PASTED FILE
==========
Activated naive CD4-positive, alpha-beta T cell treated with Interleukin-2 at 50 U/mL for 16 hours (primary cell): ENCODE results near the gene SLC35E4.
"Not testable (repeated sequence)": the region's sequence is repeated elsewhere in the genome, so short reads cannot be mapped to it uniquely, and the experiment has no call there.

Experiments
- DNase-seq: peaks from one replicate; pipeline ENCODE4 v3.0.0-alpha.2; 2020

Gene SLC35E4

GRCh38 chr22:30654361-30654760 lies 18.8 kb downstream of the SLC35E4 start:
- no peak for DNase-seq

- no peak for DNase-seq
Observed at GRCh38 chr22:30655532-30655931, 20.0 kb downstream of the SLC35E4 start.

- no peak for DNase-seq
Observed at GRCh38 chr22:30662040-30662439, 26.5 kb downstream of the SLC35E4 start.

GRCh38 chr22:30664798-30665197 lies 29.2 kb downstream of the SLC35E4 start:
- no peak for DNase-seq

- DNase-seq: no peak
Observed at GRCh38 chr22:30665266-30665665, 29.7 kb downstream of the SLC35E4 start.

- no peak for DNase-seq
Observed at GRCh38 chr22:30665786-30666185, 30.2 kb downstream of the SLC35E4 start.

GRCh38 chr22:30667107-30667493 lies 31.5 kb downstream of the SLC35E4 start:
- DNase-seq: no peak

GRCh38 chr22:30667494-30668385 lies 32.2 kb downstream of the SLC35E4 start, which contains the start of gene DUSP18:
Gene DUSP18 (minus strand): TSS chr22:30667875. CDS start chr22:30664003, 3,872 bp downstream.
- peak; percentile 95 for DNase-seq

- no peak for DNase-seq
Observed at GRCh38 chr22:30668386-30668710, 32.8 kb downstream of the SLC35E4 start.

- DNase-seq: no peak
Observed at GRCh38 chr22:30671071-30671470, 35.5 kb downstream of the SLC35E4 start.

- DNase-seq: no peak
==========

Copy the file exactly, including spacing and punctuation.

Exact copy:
Activated naive CD4-positive, alpha-beta T cell treated with Interleukin-2 at 50 U/mL for 16 hours (primary cell): ENCODE results near the gene SLC35E4.
"Not testable (repeated sequence)": the region's sequence is repeated elsewhere in the genome, so short reads cannot be mapped to it uniquely, and the experiment has no call there.

Experiments
- DNase-seq: peaks from one replicate; pipeline ENCODE4 v3.0.0-alpha.2; 2020

Gene SLC35E4

GRCh38 chr22:30654361-30654760 lies 18.8 kb downstream of the SLC35E4 start:
- no peak for DNase-seq

- no peak for DNase-seq
Observed at GRCh38 chr22:30655532-30655931, 20.0 kb downstream of the SLC35E4 start.

- no peak for DNase-seq
Observed at GRCh38 chr22:30662040-30662439, 26.5 kb downstream of the SLC35E4 start.

GRCh38 chr22:30664798-30665197 lies 29.2 kb downstream of the SLC35E4 start:
- no peak for DNase-seq

- DNase-seq: no peak
Observed at GRCh38 chr22:30665266-30665665, 29.7 kb downstream of the SLC35E4 start.

- no peak for DNase-seq
Observed at GRCh38 chr22:30665786-30666185, 30.2 kb downstream of the SLC35E4 start.

GRCh38 chr22:30667107-30667493 lies 31.5 kb downstream of the SLC35E4 start:
- DNase-seq: no peak

GRCh38 chr22:30667494-30668385 lies 32.2 kb downstream of the SLC35E4 start, which contains the start of gene DUSP18:
Gene DUSP18 (minus strand): TSS chr22:30667875. CDS start chr22:30664003, 3,872 bp downstream.
- peak; percentile 95 for DNase-seq

- no peak for DNase-seq
Observed at GRCh38 chr22:30668386-30668710, 32.8 kb downstream of the SLC35E4 start.

- DNase-seq: no peak
Observed at GRCh38 chr22:30671071-30671470, 35.5 kb downstream of the SLC35E4 start.

- DNase-seq: no peak